Should Your Pet Get Tested for Diabetes?
Did you know that dogs and cats can develop diabetes – just like people can? Yep, diabetes is a chronic, systemic disease that affects an estimated 1 in 300 dogs and 1 in 230 cats in the United States. When you consider that there are about 76 million companion canines and 58 million companion felines living in the country, that statistic feels a lot more significant. November is National Pet Diabetes Awareness Month, and we’re using the opportunity to help educate pet owners about the importance of screening pets for diabetes.
What Is Diabetes?
Diabetes mellitus is a chronic health condition that is marked by the body’s inability to effectively process and use glucose (a type of sugar that is responsible for providing the body with fuel at a cellular level). Diabetes results in elevated levels of sugar in the blood and in the urine, and this can damage the body’s organs, especially the kidneys.
Why Should Pets Be Screened for Diabetes?
Since diabetes can result in serious organ damage, early detection, diagnosis, and treatment of diabetes is important in order to safeguard the pet’s well-being and systemic health from permanent damage.
How Are Pets Tested for Diabetes?
Diagnostic tests to screen for and/or diagnose diabetes include both laboratory blood tests and urinalysis that can detect the level of sugar present in the pet’s blood and urine. These tests are typically performed after a 12-hour fast to ensure our lab doesn’t detect elevated sugar levels as a result of the pet just having eaten a meal.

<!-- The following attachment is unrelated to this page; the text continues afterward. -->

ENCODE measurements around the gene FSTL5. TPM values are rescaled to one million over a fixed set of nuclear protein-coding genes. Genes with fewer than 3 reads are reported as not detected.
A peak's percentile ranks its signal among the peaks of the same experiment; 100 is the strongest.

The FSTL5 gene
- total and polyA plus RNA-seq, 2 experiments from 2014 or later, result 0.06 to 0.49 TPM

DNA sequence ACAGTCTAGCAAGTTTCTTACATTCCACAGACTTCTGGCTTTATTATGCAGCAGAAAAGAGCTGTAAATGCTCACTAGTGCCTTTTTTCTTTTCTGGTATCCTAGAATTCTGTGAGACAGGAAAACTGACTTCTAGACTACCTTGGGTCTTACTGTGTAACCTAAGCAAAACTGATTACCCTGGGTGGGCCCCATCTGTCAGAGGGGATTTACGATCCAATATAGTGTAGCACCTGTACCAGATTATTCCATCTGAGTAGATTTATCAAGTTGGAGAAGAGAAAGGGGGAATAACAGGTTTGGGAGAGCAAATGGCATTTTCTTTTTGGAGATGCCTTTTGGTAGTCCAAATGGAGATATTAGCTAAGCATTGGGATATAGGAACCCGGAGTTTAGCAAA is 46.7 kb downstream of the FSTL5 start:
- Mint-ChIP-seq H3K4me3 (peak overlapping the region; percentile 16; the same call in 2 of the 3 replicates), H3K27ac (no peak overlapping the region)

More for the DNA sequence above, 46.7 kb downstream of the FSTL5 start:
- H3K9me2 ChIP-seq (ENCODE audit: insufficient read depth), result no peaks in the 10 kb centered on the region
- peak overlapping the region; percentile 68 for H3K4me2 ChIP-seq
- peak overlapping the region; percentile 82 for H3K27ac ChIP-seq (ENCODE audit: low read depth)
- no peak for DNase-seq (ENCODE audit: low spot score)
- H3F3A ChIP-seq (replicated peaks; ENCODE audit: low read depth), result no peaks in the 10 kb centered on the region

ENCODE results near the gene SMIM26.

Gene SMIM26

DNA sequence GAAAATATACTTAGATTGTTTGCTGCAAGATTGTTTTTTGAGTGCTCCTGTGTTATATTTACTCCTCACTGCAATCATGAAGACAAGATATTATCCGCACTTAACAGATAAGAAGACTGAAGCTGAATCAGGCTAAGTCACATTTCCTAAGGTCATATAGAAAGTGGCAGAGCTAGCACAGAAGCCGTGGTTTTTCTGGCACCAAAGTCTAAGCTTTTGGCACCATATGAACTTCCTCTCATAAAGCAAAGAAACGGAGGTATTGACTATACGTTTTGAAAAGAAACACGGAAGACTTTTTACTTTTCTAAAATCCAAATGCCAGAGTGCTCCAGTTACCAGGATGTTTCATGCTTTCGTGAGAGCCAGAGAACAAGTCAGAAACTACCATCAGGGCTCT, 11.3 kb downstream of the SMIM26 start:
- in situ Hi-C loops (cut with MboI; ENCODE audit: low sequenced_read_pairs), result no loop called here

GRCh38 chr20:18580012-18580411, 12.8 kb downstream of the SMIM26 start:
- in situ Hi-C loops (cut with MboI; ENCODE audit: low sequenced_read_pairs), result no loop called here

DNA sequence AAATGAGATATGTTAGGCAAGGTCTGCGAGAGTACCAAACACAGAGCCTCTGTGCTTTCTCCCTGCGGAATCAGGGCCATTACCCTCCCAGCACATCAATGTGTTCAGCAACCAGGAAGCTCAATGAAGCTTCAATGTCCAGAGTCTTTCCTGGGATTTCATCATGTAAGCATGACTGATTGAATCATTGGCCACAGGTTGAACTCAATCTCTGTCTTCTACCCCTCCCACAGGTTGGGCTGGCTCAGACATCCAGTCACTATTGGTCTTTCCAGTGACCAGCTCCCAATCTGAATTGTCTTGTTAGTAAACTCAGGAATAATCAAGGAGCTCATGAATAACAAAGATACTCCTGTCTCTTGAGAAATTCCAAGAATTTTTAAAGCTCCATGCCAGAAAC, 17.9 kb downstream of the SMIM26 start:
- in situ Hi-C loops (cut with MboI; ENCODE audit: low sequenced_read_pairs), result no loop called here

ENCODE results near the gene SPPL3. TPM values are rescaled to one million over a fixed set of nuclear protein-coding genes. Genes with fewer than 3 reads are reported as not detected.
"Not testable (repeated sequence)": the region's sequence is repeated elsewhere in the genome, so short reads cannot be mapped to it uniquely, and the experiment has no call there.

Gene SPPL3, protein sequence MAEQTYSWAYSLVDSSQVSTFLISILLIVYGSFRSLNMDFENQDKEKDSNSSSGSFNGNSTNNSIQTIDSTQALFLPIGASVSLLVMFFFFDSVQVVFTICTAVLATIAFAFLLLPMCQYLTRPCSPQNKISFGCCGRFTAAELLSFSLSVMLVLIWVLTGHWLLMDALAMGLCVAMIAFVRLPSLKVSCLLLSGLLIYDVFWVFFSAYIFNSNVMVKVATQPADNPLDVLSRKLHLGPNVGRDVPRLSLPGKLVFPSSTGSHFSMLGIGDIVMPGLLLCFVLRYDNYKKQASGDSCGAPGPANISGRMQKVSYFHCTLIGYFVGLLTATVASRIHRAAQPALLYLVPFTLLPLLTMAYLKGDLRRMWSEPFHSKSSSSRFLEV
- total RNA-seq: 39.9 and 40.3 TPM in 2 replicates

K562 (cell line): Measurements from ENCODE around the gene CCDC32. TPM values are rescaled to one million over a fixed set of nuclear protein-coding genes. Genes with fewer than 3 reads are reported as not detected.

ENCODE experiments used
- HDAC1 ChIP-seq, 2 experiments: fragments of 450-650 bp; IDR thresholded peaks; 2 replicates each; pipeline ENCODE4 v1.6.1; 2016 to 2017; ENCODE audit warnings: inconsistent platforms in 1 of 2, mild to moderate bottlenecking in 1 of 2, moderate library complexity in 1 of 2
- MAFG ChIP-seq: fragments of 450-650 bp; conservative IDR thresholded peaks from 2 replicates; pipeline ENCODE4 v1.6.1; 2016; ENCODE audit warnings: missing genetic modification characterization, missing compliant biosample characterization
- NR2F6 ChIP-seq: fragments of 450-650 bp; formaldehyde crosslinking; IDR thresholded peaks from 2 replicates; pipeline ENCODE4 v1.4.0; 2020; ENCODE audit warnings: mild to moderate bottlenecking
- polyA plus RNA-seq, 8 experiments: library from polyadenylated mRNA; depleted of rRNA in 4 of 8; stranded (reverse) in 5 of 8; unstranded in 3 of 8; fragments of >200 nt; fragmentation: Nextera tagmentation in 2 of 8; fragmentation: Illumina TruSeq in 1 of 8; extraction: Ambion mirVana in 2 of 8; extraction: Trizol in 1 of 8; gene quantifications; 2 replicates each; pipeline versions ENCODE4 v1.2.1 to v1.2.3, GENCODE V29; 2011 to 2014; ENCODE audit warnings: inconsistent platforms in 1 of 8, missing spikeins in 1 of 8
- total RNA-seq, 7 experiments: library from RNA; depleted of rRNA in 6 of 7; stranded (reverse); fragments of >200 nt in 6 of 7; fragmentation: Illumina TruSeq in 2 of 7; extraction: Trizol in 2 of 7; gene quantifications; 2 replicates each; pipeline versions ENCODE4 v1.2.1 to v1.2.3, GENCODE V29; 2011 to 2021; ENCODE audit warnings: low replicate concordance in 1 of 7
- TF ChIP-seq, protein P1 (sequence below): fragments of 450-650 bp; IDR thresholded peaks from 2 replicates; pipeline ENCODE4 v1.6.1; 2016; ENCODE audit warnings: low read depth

Diabetes Treatment and Management
Diabetes is a chronic health condition, meaning it cannot be cured. However, it can be effectively managed with dietary adjustments and, when necessary, prescription insulin injections.
Is Your Pet at Risk of Developing Diabetes?
While any pet can develop diabetes, pets that belong to certain categories are at an increased risk. These risk factors include:
If your pet has any of the above-listed risk factors for diabetes, we might recommend routine annual or biannual health screening.